"The grit in Angel is laudable--as is Andreas' determination to push our faces right up into some very uncomfortable domestic horrors."
--Rue Morgue Magazine
"Debuting author Andreas layers a sense of foreboding with spats of violence to create a sinister and atmospheric story that will appeal to horror fans."
"Horror fans will love David Andreas's Angel of the Underground. With an intelligent teen heroine and a thrilling story that twists the Catholic faith and the dark reality of human nature, this story is truly a masterpiece you won't be able to put down!"
"Angel of the Underground by David Andreas is a fun romp through a derelict doll factory...It is character heavy with just the right amount of suspense and gore to make it a horror purists dream...It is perfect for a vacation from reality without being trite or overly complicated...I strongly recommend it."
"David Andreas was a super-talented contributor to Fangoria during its glory gory days. His fiction debut bodes well for readers of unique and scary horror."
--Tony Timpone, former editor, Fangoria magazine
When three children in a Catholic group home are brutally murdered, the survivors are hurried into separate foster homes across Long Island. Robin Hills, a fifteen-year-old who has spent the past several years under religious care, is thrust into a new, dysfunctional family with no spiritual beliefs. No longer protected by the religion and the nun she had come to love, Robin is completely alone and enveloped in fear.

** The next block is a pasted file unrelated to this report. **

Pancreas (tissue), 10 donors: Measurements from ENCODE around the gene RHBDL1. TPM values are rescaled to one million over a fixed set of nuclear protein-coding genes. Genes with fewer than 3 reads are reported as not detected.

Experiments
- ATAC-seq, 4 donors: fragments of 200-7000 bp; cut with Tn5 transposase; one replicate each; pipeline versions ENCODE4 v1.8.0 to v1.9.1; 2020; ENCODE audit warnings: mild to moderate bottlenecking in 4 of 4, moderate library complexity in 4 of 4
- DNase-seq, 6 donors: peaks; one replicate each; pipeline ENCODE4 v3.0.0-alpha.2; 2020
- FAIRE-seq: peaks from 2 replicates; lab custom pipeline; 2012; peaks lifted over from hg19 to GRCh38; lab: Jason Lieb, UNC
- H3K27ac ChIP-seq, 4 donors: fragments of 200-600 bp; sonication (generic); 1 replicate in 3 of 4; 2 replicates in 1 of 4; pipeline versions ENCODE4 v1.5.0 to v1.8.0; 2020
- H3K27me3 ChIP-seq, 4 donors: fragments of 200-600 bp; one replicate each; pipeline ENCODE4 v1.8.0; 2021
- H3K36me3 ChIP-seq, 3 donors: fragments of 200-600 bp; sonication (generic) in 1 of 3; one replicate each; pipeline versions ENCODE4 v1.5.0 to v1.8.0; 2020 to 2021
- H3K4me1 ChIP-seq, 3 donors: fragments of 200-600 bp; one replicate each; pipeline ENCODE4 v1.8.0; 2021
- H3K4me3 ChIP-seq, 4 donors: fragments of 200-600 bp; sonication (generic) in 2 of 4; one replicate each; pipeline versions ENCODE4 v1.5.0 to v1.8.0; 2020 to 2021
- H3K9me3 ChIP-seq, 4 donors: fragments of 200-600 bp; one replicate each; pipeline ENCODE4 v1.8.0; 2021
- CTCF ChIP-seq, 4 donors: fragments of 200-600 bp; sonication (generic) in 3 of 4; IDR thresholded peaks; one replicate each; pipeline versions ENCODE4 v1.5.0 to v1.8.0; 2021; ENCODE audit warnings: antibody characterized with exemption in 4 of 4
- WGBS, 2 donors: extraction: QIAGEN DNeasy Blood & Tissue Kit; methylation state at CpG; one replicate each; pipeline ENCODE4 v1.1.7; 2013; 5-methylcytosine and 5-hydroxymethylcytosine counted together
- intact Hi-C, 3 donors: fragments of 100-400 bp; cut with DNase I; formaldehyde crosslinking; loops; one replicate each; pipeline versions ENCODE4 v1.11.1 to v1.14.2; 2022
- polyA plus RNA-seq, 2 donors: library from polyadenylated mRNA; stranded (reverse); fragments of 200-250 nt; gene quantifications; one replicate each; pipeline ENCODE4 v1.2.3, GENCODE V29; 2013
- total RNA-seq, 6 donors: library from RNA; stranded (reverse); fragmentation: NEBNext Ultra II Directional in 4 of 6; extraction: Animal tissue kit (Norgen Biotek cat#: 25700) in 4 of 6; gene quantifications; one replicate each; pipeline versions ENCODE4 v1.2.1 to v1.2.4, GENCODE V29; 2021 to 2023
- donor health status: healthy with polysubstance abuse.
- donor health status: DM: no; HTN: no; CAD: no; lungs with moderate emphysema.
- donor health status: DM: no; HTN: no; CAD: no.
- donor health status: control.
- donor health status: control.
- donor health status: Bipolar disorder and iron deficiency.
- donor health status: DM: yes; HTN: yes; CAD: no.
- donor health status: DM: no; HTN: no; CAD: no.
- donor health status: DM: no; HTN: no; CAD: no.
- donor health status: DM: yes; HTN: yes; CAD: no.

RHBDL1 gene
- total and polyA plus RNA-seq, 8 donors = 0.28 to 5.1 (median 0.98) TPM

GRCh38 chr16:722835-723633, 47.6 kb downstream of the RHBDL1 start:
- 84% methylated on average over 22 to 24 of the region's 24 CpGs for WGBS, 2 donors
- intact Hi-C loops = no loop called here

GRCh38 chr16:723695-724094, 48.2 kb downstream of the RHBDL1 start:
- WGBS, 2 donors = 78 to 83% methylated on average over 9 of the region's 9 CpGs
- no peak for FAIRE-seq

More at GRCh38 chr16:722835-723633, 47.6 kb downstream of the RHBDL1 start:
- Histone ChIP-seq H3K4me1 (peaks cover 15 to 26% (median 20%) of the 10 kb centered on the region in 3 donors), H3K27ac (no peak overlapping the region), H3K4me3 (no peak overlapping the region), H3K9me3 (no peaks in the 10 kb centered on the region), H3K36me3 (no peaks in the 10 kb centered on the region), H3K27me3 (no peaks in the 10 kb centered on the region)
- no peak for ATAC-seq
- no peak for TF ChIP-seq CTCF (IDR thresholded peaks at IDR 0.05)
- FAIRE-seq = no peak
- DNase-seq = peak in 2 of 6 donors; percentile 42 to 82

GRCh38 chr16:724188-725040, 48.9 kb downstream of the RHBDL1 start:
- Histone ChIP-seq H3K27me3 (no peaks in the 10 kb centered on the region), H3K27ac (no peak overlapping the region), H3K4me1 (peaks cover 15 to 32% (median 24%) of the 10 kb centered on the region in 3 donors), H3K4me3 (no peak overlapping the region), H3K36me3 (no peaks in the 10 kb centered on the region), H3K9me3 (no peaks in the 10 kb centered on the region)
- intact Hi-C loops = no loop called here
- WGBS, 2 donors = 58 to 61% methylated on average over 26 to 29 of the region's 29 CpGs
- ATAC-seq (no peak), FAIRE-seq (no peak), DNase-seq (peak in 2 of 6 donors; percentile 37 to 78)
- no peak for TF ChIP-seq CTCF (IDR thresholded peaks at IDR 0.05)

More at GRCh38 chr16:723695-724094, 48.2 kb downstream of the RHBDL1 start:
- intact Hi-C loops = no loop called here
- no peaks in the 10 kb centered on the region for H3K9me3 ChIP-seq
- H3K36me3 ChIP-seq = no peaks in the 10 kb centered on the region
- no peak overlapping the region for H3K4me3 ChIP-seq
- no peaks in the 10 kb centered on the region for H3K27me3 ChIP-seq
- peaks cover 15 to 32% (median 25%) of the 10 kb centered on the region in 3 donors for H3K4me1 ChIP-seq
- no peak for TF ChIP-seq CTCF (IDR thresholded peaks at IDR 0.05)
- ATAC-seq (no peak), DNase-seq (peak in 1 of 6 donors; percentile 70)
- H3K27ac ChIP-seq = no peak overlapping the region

As the murders continue and Robin fears she may become the next victim, her faith increasingly falters. However, she finds solace in a budding friendship with Dennis, a boy her age living in her new foster home. Dennis’s kindness, his acceptance of Robin, and his bravery in the face of evil—born of his passion for horror movies—combine to reassure her that she'll survive the killings. Armed with this new friendship and fueled by a rage she finally discovers within herself, Robin finds the courage and self-reliance to confront the darkest aspects of human depravity.
“Good Omens . . . is something like what would have happened if Thomas Pynchon, Tom Robbins and Don DeLillo had collaborated. Lots of literary inventiveness in the plotting and chunks of very good writing and characterization. It’s a wow. It would make one hell of a movie. Or a heavenly one. Take your pick.”—Washington Post
According to The Nice and Accurate Prophecies of Agnes Nutter, Witch (the world's only completely accurate book of prophecies, written in 1655, before she exploded), the world will end on a Saturday. Next Saturday, in fact. Just before dinner.
So the armies of Good and Evil are amassing, Atlantis is rising, frogs are falling, tempers are flaring. Everything appears to be going according to Divine Plan. Except a somewhat fussy angel and a fast-living demon—both of whom have lived amongst Earth's mortals since The Beginning and have grown rather fond of the lifestyle—are not actually looking forward to the coming Rapture.
And someone seems to have misplaced the Antichrist . . .